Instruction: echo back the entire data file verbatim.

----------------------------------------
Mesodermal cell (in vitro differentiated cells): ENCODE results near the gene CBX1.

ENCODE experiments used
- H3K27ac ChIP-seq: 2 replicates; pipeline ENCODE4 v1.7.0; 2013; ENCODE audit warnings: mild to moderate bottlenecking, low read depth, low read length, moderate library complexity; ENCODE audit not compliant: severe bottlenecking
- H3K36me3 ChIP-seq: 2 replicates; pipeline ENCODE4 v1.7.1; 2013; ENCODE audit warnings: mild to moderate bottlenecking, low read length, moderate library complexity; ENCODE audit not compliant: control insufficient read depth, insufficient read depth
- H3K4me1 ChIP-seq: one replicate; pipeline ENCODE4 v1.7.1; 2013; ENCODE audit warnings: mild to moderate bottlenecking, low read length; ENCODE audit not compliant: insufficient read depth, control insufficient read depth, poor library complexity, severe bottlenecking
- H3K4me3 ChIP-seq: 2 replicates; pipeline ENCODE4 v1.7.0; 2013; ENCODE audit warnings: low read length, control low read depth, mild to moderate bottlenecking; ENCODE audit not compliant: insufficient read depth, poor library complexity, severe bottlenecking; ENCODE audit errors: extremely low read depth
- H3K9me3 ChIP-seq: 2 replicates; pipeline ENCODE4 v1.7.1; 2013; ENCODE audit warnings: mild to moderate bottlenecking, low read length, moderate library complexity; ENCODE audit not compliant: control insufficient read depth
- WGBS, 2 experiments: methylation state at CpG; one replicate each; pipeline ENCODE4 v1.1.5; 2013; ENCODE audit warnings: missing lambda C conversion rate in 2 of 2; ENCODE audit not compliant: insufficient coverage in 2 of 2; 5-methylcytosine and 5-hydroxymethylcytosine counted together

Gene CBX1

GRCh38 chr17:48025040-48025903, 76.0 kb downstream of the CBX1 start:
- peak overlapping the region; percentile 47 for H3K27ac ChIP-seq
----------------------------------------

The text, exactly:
Mesodermal cell (in vitro differentiated cells): ENCODE results near the gene CBX1.

ENCODE experiments used
- H3K27ac ChIP-seq: 2 replicates; pipeline ENCODE4 v1.7.0; 2013; ENCODE audit warnings: mild to moderate bottlenecking, low read depth, low read length, moderate library complexity; ENCODE audit not compliant: severe bottlenecking
- H3K36me3 ChIP-seq: 2 replicates; pipeline ENCODE4 v1.7.1; 2013; ENCODE audit warnings: mild to moderate bottlenecking, low read length, moderate library complexity; ENCODE audit not compliant: control insufficient read depth, insufficient read depth
- H3K4me1 ChIP-seq: one replicate; pipeline ENCODE4 v1.7.1; 2013; ENCODE audit warnings: mild to moderate bottlenecking, low read length; ENCODE audit not compliant: insufficient read depth, control insufficient read depth, poor library complexity, severe bottlenecking
- H3K4me3 ChIP-seq: 2 replicates; pipeline ENCODE4 v1.7.0; 2013; ENCODE audit warnings: low read length, control low read depth, mild to moderate bottlenecking; ENCODE audit not compliant: insufficient read depth, poor library complexity, severe bottlenecking; ENCODE audit errors: extremely low read depth
- H3K9me3 ChIP-seq: 2 replicates; pipeline ENCODE4 v1.7.1; 2013; ENCODE audit warnings: mild to moderate bottlenecking, low read length, moderate library complexity; ENCODE audit not compliant: control insufficient read depth
- WGBS, 2 experiments: methylation state at CpG; one replicate each; pipeline ENCODE4 v1.1.5; 2013; ENCODE audit warnings: missing lambda C conversion rate in 2 of 2; ENCODE audit not compliant: insufficient coverage in 2 of 2; 5-methylcytosine and 5-hydroxymethylcytosine counted together

Gene CBX1

GRCh38 chr17:48025040-48025903, 76.0 kb downstream of the CBX1 start:
- peak overlapping the region; percentile 47 for H3K27ac ChIP-seq